Comics and CosplayMeet Super-American, The Captain America Rip-Off From The FutureComics and Cosplay - RSS 2.0
The non-copyright infringing, underwear-wearing hero from the 24th century is a joyous thing to behold.
Despite the threat of global domination by fascists bent on enslaving half the world and killing the other half, not to mention tens of millions dead and eventually, the first and only wartime use of nuclear weapons, World War II was in many ways a much more innocent time. At least when it came to our popular art, anyway. The wartime years were chock full of songs, movies, comics, books and so forth that unapologetically (and for the most part, apolitically) cheered on the war effort, encouraged national unity and also provided some rather fun, morale-boosting distraction in an era plagued by fear and uncertainty.
Superman and Batman and, well, everyone got in on the act, fighting Nazis, defending the American way, and so on, ultimately leading to the creation of a literal defender of America, Captain America. The success of these titles clearly demonstrated there was a huge market to be filled, and if there's anything that defines America, it's a willingness to make sure a market is filled until it can't possibly hold anything in. And so emerged Fight Comics, an anthology title of sorts from publisher Fiction House. There's no other way to put it: Fight Comics was the 1940s comic book equivalent of movies released to capitalize on blockbusters that have suspiciously similar titles and themes. From 1940 to 1954, if it was being done by a publisher like DC or Timely (later Marvel), Fight Comics would have their own version of it.
Despite this, Fight Comics actually released some interesting stuff covering every popular genre, from war comics, spy comics, adventure comics, even "jungle" comics. A particularly awesome - and in hindsight, hilariously racist - standout is Tiger Girl, a Tarzan meets Wonder Woman type whose adventures confused India with Africa and Sikh with Hindu, and featured a white woman battling evil Arabs. (Yeaahhh.) But of course they also had patriotic super hero comics, which brings us to Super-American, perhaps the best example of not even bothering to think past the first draft when it comes to naming a character ever.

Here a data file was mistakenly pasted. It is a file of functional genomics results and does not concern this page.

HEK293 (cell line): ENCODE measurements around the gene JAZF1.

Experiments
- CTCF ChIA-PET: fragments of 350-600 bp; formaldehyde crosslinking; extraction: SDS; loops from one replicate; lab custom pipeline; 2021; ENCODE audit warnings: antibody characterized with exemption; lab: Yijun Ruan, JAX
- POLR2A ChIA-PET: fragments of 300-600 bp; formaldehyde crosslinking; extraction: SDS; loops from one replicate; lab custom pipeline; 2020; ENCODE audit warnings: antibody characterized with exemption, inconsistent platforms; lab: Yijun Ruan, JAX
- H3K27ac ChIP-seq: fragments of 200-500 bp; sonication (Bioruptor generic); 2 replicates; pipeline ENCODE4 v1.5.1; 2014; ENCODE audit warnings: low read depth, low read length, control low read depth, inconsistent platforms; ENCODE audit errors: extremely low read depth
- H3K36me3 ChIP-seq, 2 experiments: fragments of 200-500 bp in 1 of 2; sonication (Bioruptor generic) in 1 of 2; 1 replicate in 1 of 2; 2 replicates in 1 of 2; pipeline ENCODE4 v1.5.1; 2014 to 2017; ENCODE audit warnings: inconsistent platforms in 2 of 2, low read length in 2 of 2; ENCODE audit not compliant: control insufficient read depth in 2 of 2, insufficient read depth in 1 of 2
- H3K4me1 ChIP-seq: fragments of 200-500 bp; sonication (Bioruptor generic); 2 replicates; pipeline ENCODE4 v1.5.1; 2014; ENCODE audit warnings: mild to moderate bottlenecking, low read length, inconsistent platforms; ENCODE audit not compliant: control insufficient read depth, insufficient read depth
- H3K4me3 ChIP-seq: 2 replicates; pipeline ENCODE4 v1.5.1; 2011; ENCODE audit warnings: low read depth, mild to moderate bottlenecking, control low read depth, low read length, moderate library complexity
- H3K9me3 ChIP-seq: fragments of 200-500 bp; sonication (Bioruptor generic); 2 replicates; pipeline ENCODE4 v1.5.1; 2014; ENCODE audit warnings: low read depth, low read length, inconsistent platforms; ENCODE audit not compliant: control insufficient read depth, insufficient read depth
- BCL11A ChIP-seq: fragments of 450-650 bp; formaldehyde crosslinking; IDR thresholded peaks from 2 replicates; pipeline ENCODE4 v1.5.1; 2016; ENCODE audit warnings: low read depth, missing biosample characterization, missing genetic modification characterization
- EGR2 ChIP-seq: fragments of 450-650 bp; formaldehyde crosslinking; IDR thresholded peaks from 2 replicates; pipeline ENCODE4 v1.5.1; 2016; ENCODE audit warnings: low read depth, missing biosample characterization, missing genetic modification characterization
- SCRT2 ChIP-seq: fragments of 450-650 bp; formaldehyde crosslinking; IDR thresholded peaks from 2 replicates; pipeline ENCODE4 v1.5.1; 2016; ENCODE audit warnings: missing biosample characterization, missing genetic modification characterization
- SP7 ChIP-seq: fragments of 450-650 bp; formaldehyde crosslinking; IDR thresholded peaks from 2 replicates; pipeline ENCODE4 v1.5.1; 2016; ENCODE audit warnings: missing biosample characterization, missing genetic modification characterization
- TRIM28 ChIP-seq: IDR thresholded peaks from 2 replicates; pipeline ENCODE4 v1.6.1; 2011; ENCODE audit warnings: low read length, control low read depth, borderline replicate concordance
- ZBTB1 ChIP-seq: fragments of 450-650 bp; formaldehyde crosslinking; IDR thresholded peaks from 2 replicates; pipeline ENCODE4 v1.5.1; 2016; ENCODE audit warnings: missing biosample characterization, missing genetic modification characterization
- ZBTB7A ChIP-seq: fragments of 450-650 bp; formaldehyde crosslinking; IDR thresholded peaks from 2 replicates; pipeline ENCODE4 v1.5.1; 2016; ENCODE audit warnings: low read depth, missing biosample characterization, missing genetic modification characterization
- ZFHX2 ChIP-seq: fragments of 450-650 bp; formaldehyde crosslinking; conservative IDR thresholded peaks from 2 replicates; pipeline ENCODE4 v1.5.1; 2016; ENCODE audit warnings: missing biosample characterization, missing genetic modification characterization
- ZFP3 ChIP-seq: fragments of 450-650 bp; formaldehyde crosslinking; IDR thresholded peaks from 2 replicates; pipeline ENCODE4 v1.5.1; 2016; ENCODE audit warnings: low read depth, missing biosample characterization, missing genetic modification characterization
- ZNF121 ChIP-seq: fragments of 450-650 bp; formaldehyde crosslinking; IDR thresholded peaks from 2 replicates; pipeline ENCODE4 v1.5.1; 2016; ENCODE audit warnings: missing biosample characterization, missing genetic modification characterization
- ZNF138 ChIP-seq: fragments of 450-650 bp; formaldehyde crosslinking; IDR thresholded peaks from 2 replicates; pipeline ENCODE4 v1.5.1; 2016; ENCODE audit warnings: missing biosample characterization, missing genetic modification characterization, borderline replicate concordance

Super-American is exactly what it sounds like: A super-powered American citizen. Kind of like if I became a super hero and called myself "Super Ross." First appearing on the pages of Fight Comics #15, some six months after the debut of Captain America, the story of Super-American is pure pulp science fiction in the best possible way. In 1941, a brilliant scientist named Allan Bruce is very worried about the ongoing war in Europe and desperate to find a way to help America prevail against its totalitarian enemies. Somehow, he hadn't been snatched up by the US Government to work on top secret research projects, and so he invents a time machine (which he calls The Chronopticon, possibly the best name ever for a time machine), which allows him to look into the future and communicate with the people who lived there. He quickly discovers that for some reason, everyone has superpowers and dresses like super heroes.